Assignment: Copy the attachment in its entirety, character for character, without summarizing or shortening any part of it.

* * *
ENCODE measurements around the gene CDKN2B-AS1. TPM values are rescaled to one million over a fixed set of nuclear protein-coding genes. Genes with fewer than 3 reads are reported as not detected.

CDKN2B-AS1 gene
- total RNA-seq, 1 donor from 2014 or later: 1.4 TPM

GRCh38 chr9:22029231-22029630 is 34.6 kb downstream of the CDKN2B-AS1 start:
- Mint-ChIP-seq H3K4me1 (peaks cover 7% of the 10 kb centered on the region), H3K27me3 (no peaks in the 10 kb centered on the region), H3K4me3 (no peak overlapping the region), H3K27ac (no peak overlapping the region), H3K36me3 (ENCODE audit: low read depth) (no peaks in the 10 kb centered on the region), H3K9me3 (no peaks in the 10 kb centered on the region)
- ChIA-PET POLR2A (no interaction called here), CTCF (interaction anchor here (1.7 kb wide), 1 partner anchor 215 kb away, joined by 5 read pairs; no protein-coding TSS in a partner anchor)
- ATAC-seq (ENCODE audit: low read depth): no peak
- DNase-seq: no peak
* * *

ENCODE measurements around the gene CDKN2B-AS1. TPM values are rescaled to one million over a fixed set of nuclear protein-coding genes. Genes with fewer than 3 reads are reported as not detected.

CDKN2B-AS1 gene
- total RNA-seq, 1 donor from 2014 or later: 1.4 TPM

GRCh38 chr9:22029231-22029630 is 34.6 kb downstream of the CDKN2B-AS1 start:
- Mint-ChIP-seq H3K4me1 (peaks cover 7% of the 10 kb centered on the region), H3K27me3 (no peaks in the 10 kb centered on the region), H3K4me3 (no peak overlapping the region), H3K27ac (no peak overlapping the region), H3K36me3 (ENCODE audit: low read depth) (no peaks in the 10 kb centered on the region), H3K9me3 (no peaks in the 10 kb centered on the region)
- ChIA-PET POLR2A (no interaction called here), CTCF (interaction anchor here (1.7 kb wide), 1 partner anchor 215 kb away, joined by 5 read pairs; no protein-coding TSS in a partner anchor)
- ATAC-seq (ENCODE audit: low read depth): no peak
- DNase-seq: no peak